Menius thought Branson air traffic control asked if the pilots had the airport in sight. The pilots said they saw the beacon, but not the runway lights. This transmission stuck out to Menius.
He thought he saw an airport in the distance, but the airplane quickly made a left turn and the runway was right in front of them. At the time he thought, “Oh, I was off, that must be Northwest Arkansas Regional over there.” He dismissed the notion that the one in the distance was where they were heading.
It piqued his interest that there was no ramp lighting whatsoever. If Flight 4013 was expected to arrive, the ramp area would have been lit up.
He did not verbalize these thoughts, as they were below 10,000 feet and the sterile cockpit rule applied.
He recalled that the runway edge lights were lit, but that was all. There were no center line lights on the runway.
When they were crossing the runway threshold, he recalled seeing the number 12 on the runway and thought, “Is this happening? This is a dream; this is not right.”
He thought, “Oh my God, this is not the right airport.” He knew for a fact that [runway] 14 was the one they were supposed to be landing on. He thought it was a dream.
It never occurred to him that the runway could be too short and that a potentially catastrophic rollout was occurring.
The crew did not discuss afterward what went wrong. They seemed a little in shock.
▪ Interview with Jerry Griewahn, FAA aircrew program manager for the B737.
He said that visual approaches at Southwest were required to be backed up by a navigational aid they had available in the cockpit. This event was all related to human factors; they crew had developed tunnel vision and “it was all downhill from there.” Both pilots saw the Downtown Airport lights and “that caught their attention and distracted them and they never went back in” the cockpit (to check their instrument displays).
▪ Interview with Denny Keller, Southwest Airlines check airman.
He did not know why runway and approach lighting were not required to be briefed for visual approaches. Some pilots would include that information and some would not.
When asked how pilots were trained to land at the correct airport, he said they were trained to use all available resources, to back up visual approaches and, when they were close in, to ensure that the runway numbers and the heading for the runway were correct.
He said the presence of a VASI [visual approach slope indicator] or a PAPI could be part of a visual approach briefing, but it was not a requirement.
▪ Interview with Craig Henrichson, Southwest Airlines check airman:
Visual approaches were required to be backed up by an instrument approach. Runway and approach lighting, he said, were not required to be part of a visual approach briefing. When asked why not, he responded, “Ask the guy who wrote it.” The lighting was also not required to be briefed on a visual approach at night.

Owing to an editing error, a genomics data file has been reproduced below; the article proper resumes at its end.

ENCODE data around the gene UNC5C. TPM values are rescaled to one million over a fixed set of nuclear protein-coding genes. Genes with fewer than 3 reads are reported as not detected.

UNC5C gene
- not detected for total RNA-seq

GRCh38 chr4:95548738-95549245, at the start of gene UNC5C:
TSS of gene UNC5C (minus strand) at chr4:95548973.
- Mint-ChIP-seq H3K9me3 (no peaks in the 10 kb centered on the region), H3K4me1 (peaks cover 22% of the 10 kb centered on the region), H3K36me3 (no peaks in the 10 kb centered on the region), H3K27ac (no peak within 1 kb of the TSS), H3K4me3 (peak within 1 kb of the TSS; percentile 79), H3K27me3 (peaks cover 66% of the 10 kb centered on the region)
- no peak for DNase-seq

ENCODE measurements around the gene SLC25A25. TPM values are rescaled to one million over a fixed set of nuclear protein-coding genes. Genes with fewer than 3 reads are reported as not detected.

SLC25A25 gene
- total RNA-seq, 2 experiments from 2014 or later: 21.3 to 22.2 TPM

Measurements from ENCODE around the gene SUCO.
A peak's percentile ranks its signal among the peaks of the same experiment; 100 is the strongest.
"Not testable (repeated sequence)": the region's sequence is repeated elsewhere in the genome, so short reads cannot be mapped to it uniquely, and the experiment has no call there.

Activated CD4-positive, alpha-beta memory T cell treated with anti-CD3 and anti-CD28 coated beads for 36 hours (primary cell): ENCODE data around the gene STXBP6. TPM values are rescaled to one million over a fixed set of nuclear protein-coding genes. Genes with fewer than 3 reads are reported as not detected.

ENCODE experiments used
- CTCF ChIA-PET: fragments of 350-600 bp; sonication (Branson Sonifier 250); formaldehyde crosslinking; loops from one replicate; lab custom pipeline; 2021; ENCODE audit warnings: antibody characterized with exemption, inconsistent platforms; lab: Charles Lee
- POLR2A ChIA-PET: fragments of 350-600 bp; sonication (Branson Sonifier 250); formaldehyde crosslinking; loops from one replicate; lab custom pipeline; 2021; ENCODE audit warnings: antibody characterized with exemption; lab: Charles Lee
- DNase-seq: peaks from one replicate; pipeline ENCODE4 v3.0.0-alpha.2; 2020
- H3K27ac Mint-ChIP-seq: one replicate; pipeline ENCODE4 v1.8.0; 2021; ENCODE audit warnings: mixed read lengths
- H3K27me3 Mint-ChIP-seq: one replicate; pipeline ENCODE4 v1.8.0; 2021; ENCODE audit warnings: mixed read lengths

He said that there have been no changes to procedures since the incident. A flyer was distributed to Southwest pilots re-emphasizing that visual approaches were to be backed up by instrument approaches.
Well, the two check airmen may be surprised when the NTSB’s final report is issued; there is a high probability that it will recommend some procedural changes. For example, having an instrument landing programmed into the computer as a backup to the visual landing approach is only useful if the pilots look at their navigation display on the instrument panel. It is evident that neither Captain Horne nor First Officer Langford looked at the display on the panel in front of them. The absence of a requirement to brief before landing the runway lighting at an airport for a night visual approach is almost sure to produce a corrective recommendation from the NTSB. For a visual approach at night, lighting is an essential aid.
Crew resource management seems poor. The captain was depending on the first officer; Captain Horne was fiddling with the head up display, which did not provide an identification of the airport where they were supposed to be landing. Even though the dispatcher in the jump seat was not formally part of the flight crew, he was a Southwest employee. On something related to possibly landing at the wrong airport — definitely within the bounds of permitted “sterile” conversation — he should have spoken up.
The captain’s leadership seems deficient. He failed to correctly identify the airport and to confirm that it conformed to the destination programmed into the cockpit navigation display. He did not notice the different (albeit close) runway heading, the shortness of the runway, and other cues that they were about to commit a big mistake. Above all, he never should have deferred completely to the first officer, who had not landed at Branson before at night. In short, the captain evidenced no leadership.
After the incident, the first officer retired from Southwest. The captain resumed flying after receiving additional training. The nature of that training is unknown, but the essential failure is one of leadership, not technical expertise.